When the Spaniards discovered the Philippines, they found the natives already had a set of characters that formed the alphabet for the local dialects. This alphabet was called Baybayin (pronounced bye - bye -in) in Tagalog.

The Baybayin was a system of characters with 14 consonants and 3 vowels. The 3 vowel characters represented a, i, and u. The i character was pronounced either "i" or "e" depending on a marking called Kudlit. The u character was similarly pronounced "u" or "o" depending on whether the kudlit was placed on top or at the bottom of the character.

Interestingly enough, many Filipinos still pronounce e and i, and o and u interchangeably. During the Spanish period however, the Spaniards romanized the Baybayin using their own alphabet, the abecedario.

In 1937, a national language based on Tagalog was created, and Lope K. Santos created the Abakada, where one sound in the Tagalog language was represented by a letter. The new alphabet was a set of 20 characters: A B K D E G H I L M N NG O P R S T U W Y.

In 1976, the Department of Education Culture and Sports issued a memo that added 11 foreign characters to the Abakada to enable the alphabet to handle foreign words that had also become common Filipino words. These characters were: c, ch, f, j, ll, ñ, q, rr, v, x, and z. However, confusion arose as to how these characters were to be employed, and thus the new alphabet was never widely used.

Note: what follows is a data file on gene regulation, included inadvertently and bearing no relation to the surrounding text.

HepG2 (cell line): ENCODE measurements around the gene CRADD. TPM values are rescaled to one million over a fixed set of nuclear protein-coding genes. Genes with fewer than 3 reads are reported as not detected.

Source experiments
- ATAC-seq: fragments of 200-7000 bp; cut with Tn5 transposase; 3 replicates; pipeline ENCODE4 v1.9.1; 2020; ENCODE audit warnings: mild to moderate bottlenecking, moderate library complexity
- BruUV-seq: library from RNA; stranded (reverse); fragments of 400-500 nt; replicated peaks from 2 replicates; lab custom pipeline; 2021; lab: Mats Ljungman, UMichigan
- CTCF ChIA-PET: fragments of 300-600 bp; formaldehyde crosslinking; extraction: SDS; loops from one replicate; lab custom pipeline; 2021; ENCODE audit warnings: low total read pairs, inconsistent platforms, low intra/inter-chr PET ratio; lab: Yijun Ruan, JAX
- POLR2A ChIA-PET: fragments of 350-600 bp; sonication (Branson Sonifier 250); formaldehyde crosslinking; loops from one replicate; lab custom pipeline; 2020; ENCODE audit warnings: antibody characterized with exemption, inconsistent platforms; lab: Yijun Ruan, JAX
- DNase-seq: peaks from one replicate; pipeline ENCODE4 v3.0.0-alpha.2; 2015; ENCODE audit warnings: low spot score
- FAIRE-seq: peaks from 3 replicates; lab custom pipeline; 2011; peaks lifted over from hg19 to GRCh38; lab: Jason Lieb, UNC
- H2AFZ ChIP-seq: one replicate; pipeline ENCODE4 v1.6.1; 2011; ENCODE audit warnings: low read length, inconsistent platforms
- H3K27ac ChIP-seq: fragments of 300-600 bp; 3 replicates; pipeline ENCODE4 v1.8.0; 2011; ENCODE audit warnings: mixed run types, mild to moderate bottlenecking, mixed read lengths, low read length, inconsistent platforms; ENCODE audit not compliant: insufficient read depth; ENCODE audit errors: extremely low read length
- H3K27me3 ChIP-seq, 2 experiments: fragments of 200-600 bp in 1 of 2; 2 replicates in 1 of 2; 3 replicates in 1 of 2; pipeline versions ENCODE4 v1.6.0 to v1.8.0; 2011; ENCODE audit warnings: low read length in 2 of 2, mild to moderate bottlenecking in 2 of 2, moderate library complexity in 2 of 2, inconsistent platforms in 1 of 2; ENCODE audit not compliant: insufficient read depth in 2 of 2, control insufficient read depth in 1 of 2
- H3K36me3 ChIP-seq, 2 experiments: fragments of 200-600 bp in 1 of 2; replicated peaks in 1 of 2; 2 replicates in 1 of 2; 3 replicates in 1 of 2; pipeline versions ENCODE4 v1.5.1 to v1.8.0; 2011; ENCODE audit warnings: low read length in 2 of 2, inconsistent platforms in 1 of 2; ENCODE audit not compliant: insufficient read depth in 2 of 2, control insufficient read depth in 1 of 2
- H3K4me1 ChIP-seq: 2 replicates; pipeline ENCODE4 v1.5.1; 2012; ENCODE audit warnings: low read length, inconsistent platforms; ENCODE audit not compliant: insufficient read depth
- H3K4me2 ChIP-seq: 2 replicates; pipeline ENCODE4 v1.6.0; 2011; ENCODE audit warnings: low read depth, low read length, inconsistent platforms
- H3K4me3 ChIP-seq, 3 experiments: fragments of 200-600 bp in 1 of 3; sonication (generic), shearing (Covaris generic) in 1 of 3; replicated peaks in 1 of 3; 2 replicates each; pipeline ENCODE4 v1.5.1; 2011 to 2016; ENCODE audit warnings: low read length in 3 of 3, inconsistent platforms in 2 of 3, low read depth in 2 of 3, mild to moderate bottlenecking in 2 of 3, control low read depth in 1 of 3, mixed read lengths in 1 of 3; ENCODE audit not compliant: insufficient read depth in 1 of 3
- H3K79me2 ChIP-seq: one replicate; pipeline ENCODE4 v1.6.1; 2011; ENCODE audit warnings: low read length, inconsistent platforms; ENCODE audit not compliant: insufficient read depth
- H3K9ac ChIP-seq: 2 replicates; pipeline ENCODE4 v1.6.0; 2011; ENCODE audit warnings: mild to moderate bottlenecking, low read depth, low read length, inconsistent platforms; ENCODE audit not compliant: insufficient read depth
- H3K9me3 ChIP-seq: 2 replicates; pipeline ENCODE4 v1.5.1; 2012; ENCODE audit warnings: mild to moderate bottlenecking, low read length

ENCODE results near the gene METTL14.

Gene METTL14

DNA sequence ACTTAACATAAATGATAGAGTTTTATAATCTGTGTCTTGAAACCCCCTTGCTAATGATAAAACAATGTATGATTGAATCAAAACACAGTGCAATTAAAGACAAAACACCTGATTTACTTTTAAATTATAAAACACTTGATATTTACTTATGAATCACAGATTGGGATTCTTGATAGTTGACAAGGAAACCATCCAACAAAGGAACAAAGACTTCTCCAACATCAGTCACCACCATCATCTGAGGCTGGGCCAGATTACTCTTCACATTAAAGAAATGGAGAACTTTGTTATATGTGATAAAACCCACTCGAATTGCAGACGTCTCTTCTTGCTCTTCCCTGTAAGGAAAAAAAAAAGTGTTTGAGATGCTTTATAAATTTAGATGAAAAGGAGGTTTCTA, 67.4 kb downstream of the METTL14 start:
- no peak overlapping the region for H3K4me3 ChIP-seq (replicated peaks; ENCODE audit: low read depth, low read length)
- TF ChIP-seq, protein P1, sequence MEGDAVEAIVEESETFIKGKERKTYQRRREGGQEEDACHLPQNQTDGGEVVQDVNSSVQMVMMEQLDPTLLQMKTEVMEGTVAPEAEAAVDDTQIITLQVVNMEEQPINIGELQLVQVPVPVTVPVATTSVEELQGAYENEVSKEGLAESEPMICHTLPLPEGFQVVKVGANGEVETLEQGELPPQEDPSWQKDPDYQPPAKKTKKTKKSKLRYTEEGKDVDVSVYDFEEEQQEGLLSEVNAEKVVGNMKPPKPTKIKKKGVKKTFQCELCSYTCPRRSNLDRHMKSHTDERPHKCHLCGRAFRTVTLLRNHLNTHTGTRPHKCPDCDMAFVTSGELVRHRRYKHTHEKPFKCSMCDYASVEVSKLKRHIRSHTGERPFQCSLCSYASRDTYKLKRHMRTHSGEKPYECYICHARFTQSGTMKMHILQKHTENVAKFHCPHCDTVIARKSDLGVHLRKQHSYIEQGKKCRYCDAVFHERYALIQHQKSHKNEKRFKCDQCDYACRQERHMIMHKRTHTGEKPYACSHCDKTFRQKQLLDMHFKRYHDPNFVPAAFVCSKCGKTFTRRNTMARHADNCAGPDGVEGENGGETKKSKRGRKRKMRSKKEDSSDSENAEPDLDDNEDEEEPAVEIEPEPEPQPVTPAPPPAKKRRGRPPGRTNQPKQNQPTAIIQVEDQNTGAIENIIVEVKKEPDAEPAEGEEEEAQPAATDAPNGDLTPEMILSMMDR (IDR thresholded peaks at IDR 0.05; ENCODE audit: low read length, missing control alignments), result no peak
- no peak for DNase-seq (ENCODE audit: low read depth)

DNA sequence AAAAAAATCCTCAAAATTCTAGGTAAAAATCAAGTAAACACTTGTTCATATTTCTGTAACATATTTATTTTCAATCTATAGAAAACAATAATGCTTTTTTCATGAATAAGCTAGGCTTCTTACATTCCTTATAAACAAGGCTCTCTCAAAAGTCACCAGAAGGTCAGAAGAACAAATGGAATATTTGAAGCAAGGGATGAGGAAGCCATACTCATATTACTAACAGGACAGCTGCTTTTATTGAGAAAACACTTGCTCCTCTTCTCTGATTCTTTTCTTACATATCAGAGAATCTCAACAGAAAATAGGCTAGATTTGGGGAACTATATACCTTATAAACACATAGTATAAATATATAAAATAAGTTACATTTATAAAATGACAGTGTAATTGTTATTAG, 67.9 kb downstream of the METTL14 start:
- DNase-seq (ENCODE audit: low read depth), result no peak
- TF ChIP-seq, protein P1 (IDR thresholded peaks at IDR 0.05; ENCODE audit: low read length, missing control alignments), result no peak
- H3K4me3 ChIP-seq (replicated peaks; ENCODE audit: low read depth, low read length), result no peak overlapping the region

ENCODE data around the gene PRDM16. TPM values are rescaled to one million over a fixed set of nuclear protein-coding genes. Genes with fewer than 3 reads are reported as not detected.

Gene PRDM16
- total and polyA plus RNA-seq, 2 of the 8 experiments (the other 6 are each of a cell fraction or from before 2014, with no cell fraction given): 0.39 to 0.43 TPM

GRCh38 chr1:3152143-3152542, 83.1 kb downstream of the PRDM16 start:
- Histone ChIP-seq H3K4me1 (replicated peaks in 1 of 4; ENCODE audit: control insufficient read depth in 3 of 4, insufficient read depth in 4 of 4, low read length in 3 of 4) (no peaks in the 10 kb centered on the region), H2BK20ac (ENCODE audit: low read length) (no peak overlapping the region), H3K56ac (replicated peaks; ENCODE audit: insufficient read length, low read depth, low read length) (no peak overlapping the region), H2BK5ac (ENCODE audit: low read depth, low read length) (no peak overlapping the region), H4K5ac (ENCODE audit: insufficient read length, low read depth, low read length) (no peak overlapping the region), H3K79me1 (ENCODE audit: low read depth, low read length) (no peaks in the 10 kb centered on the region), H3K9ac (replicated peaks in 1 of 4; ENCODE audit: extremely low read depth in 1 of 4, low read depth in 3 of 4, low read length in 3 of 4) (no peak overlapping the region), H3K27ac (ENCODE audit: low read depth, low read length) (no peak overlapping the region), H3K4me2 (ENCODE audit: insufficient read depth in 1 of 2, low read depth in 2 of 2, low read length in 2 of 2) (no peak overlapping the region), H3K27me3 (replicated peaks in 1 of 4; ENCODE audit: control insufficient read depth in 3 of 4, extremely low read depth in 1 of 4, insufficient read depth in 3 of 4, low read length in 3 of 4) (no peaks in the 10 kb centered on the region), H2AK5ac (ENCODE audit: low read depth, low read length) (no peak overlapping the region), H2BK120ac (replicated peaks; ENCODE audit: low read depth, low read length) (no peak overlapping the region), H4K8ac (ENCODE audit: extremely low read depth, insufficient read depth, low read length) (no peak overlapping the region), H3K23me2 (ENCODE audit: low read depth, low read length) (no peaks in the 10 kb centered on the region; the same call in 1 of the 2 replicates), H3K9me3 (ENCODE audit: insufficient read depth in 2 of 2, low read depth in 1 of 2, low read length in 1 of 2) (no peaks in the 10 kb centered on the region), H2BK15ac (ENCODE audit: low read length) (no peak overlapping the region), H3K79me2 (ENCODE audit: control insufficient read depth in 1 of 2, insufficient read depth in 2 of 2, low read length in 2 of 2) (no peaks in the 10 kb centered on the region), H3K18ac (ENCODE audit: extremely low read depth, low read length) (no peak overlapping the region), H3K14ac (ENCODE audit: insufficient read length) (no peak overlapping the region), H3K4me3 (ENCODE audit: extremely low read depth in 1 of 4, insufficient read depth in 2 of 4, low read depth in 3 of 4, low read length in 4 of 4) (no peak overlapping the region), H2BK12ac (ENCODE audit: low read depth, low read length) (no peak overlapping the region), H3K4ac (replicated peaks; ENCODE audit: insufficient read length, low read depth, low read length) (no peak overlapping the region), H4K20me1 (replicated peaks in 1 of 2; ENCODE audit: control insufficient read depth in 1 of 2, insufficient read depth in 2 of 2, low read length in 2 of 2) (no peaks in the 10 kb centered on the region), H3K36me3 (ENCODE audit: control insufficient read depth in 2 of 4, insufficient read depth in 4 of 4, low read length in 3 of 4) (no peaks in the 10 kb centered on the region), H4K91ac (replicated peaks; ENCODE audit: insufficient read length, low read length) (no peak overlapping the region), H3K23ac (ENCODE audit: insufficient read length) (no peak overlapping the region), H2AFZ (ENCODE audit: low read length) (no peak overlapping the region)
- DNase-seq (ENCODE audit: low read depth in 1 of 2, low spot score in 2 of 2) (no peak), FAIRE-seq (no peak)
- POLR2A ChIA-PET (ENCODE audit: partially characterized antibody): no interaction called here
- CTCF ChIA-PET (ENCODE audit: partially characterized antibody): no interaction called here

In 1987, a saner Alpabetong Filipino was created based on the English alphabet, with two additional characters, Ñ and NG in the mix. The Alpabetong Filipino is now: A B C D E F G H I J K L M N Ñ NG O P Q R S T U V W X Y Z.

Reference: Gugol, Maria Victoria, Orthography (Evolution). http://www.ncca.gov.ph/phil._culture/other_cultural_info/language/language_orthography.htm

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